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SPRING; OR DAMON.
TO SIR WILLIAM TRUMBAL,
FIRST in these fields I try the silvan strains,
You, that too wise for pride, too good for pow'r, Enjoy the glory to be great no more,
And, carrying with you all the world can boast,
Soon as the flocks shook off the nightly dews,
Daph. Hear how the birds on every blooming With joyous music wake the dawning day! [spray Why sit we mute, when early linnets sing, When warbling Philomel salutes the spring? Why sit we sad, when Phosphor shines so clear, And lavish Nature paints the purple year? [strain, Strep. Sing then, and Damon shall attend the While yon slow oxen turn the furrow'd plain : Here the bright crocus and blue violet glow; Here western winds on breathing roses blow. I'll stake yon lamb, that near the fountain plays, And from the brink his dancing shade surveys.
Daph. And I, this bowl where wanton ivy twines, And swelling clusters bend the curling vines: Four figures rising from the work appear, The various seasons of the rolling year; And what is that, which binds the radiant sky, Where twelve fair signs in beauteous order lie? Dam. Then sing by turns, by turns the Muses
Now hawthorns blossom, now the daisies spring; Now leaves the trees, and flowers adorn the ground: Begin, the vales shall every note rebound.
Streph. Inspire me, Phœbus! in my Delia's praise, With Waller's strains, or Granville's moving lays: A milk-white bull shall at your altars stand, That threats a fight, and spurns the rising sand. Daph. O Love! for Sylvia let me gain the prize, And make my tongue victorious as her eyes : No lambs or sheep for victims I'll impart, Thy victim, Love, shall be the shepherd's heart. Streph. Me gentle Delia beckons from the plain, Then, hid in shades, eludes her eager swain; But feigns a laugh, to see me search around, And by that laugh the willing fair is found.
Daph. The sprightly Sylvia trips along the green; She runs, but hopes she does not run unseen ; While a kind glance at her pursuer flies,
How much at variance are her feet and eyes!
If Windsor-shades delight the matchless maid,
Streph. All nature mourns, the skies relent in show'rs,
Hush'd are the birds,and clos'd the drooping flow'rs;
Daph. All nature laughs, the groves are fresh and The sun's mild lustre warms the vital air; If Sylvia smiles, new glories gild the shore, And vanquish'd nature seems to charm no more. Streph. In spring the fields, in autumn hills I love, At morn the plains, at noon the shady grove, But Delia always; absent from her sight, Nor plains at morn, nor groves at noon delight. Daph. Sylvia's like autumn ripe, yet mild as May, More bright than noon, yet fresh as early day: Ev'n spring displeases, when she shines not here; But bless'd with her, 'tis spring throughout the year. Streph. Say, Daphnis, say, in what glad soil appears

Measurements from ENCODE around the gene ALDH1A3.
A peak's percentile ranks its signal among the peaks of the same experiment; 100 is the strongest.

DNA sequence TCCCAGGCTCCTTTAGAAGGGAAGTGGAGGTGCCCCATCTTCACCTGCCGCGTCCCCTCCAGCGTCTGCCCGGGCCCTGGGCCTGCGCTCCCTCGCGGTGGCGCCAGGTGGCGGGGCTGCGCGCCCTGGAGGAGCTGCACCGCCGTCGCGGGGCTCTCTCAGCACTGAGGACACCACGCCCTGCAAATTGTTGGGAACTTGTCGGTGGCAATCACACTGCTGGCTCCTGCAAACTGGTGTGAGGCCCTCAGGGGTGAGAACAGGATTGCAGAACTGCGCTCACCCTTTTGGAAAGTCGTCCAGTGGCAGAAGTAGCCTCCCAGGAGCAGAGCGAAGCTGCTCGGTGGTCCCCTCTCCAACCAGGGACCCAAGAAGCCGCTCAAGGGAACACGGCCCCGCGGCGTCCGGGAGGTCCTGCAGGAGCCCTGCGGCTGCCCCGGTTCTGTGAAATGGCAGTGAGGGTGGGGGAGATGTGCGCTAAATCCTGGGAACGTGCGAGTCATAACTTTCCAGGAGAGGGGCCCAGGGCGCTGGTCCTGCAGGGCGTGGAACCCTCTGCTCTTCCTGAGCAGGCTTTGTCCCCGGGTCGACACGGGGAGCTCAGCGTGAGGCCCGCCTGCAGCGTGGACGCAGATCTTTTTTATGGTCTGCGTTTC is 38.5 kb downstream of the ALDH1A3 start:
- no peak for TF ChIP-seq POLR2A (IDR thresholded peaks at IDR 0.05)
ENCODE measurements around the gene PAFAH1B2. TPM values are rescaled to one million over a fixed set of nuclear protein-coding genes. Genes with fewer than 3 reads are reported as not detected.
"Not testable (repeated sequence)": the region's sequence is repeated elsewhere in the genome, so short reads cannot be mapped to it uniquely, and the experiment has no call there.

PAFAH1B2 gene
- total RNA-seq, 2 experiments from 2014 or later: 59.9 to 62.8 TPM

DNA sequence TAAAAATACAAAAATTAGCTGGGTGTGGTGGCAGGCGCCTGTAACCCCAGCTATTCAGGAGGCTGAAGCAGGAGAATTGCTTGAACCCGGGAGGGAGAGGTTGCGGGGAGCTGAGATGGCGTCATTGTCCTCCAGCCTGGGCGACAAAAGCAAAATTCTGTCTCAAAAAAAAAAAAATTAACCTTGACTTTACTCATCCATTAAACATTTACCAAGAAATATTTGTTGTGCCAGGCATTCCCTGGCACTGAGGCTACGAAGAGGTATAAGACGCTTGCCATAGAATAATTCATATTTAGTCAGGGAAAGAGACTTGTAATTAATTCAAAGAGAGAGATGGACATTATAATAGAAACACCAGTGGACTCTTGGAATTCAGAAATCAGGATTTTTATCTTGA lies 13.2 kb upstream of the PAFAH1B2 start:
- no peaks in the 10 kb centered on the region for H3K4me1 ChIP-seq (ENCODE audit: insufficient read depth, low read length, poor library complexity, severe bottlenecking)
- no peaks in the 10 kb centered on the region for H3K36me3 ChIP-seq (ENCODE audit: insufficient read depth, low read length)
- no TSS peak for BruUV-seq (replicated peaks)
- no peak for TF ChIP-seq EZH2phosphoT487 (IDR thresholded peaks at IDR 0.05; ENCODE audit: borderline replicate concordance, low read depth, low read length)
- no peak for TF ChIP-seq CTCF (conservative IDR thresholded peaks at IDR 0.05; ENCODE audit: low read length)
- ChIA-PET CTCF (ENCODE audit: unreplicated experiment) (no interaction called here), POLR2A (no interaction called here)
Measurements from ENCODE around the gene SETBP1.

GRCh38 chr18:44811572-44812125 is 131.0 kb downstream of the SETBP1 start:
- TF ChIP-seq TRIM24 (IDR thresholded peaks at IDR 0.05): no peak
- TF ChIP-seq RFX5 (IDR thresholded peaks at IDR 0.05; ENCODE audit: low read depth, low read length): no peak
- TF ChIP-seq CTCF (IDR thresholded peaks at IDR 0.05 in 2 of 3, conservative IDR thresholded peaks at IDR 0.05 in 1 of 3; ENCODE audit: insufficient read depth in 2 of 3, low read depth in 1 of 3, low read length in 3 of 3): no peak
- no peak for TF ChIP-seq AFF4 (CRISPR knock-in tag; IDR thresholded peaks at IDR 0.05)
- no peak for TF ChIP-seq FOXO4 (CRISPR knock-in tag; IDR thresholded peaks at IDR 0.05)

A wondrous tree, that sacred monarchs bears 1?
An allusion to the royal oak, in which Charles II. had been hid from his pursners after the battle of Worcester.
Tell me but this, and I'll disclaim the prize,
Dam. Cease to contend; for, Daphnis, I decree The bowl to Strephon, and the lamb to thee. Bless'd swains, whose nymphs in every grace excel; Bless'd nymphs, whose swains those graces sing so well!
Now rise, and haste to yonder woodbine bow'rs,
A SHEPHERD'S boy (he seeks no better name)
2 Alludes to the device of the Scots monarchs, the thistle, worn by Queen Anne; and to the arms of France, the flear de lys. The two riddles are in imitation of those in Virg. Ecl. 3d.
The Naïads wept in every watry bow't,
Accept, O Garth! the Muse's early lays,
Where stray ye, Muses! in what lawn or grove, While your Alexis pines in hopeless love? In those fair fields where sacred Isis glides, Or else where Cam his winding vales divides? As in the crystal spring I view my face, Fresh rising blushes paint the watry glass; But since those graces please thy eyes no more, I shun the fountains which I sought before. Once I was skill'd in every herb that grew, And every plant that drinks the morning dew; Ah, wretched shepherd, what avails thy art, To cure thy lambs, but not to heal thy heart! Let other swains attend the rural care, Feed fairer flocks, or richer fleeces sheer: But nigh yon mountain let me tune my lays, Embrace my love, and bind my brows with bays. That flute is mine which Colin's tuneful breath Inspir'd when living, and bequeath'd in death;